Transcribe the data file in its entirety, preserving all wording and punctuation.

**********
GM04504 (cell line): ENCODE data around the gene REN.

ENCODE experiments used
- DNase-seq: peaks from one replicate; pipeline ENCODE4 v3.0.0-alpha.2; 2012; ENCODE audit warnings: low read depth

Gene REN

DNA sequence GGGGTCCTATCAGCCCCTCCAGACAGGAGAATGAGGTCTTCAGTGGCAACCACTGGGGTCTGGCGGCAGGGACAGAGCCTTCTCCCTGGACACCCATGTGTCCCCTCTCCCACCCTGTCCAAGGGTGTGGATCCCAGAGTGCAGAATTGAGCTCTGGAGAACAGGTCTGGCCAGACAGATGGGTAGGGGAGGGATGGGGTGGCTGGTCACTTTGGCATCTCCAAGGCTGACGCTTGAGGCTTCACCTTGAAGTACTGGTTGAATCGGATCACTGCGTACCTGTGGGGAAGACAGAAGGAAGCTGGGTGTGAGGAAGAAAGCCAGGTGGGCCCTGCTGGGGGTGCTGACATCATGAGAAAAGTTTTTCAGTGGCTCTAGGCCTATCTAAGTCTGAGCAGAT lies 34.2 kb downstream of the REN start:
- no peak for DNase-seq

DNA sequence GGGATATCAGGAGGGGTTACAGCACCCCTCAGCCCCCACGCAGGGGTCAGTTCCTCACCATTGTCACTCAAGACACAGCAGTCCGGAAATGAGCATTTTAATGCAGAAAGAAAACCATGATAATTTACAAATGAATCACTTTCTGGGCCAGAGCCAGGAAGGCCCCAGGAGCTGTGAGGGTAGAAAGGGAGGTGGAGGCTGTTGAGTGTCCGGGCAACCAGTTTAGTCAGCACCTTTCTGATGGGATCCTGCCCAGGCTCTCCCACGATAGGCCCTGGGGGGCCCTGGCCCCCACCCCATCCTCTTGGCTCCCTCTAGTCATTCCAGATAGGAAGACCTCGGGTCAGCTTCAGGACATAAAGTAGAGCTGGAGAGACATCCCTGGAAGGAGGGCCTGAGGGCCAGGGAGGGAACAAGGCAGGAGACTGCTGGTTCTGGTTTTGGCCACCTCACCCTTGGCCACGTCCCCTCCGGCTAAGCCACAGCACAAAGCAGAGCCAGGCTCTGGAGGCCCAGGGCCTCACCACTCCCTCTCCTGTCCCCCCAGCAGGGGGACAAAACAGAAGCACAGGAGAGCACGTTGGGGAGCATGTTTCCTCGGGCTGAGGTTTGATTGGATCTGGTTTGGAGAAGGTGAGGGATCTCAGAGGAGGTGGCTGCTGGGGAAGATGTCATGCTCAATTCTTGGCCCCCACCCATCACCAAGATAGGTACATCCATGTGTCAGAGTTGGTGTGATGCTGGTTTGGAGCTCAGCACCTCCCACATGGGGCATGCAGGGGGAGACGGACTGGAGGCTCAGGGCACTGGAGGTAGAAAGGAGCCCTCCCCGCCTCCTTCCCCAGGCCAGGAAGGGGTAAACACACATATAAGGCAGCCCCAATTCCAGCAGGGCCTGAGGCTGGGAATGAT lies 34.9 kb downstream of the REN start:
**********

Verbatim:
GM04504 (cell line): ENCODE data around the gene REN.

ENCODE experiments used
- DNase-seq: peaks from one replicate; pipeline ENCODE4 v3.0.0-alpha.2; 2012; ENCODE audit warnings: low read depth

Gene REN

DNA sequence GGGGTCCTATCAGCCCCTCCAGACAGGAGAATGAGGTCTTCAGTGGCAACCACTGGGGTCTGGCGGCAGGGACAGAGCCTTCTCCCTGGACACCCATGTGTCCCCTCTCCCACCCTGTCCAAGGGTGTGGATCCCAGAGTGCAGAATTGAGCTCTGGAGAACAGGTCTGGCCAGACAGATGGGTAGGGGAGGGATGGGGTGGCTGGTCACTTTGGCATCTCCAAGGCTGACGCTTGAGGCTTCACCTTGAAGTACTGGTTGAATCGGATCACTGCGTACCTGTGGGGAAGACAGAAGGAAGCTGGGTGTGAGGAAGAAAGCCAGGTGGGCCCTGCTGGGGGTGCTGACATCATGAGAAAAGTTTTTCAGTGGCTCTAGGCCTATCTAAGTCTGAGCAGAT lies 34.2 kb downstream of the REN start:
- no peak for DNase-seq

DNA sequence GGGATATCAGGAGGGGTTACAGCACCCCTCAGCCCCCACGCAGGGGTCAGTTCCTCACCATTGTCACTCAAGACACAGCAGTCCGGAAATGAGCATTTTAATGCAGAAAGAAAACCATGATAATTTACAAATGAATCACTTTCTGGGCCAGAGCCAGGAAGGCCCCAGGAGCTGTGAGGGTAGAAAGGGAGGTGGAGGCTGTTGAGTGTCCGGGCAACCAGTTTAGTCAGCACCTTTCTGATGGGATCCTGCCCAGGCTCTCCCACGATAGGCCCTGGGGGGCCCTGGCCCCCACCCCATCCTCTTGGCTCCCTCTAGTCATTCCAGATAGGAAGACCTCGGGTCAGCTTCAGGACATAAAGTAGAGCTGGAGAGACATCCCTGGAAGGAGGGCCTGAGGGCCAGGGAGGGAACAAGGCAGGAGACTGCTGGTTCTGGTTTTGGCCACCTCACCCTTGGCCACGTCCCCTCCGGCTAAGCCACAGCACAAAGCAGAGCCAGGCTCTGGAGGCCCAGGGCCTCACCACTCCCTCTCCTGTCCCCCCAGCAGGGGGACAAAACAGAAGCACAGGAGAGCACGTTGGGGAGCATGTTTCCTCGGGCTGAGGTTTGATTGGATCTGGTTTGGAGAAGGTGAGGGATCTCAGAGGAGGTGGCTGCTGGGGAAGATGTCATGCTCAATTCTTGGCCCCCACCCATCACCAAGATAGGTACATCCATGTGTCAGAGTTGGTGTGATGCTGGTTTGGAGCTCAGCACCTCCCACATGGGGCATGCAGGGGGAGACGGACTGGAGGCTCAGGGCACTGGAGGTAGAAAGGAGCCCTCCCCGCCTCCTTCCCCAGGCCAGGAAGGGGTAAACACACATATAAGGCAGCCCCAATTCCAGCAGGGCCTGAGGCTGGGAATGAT lies 34.9 kb downstream of the REN start: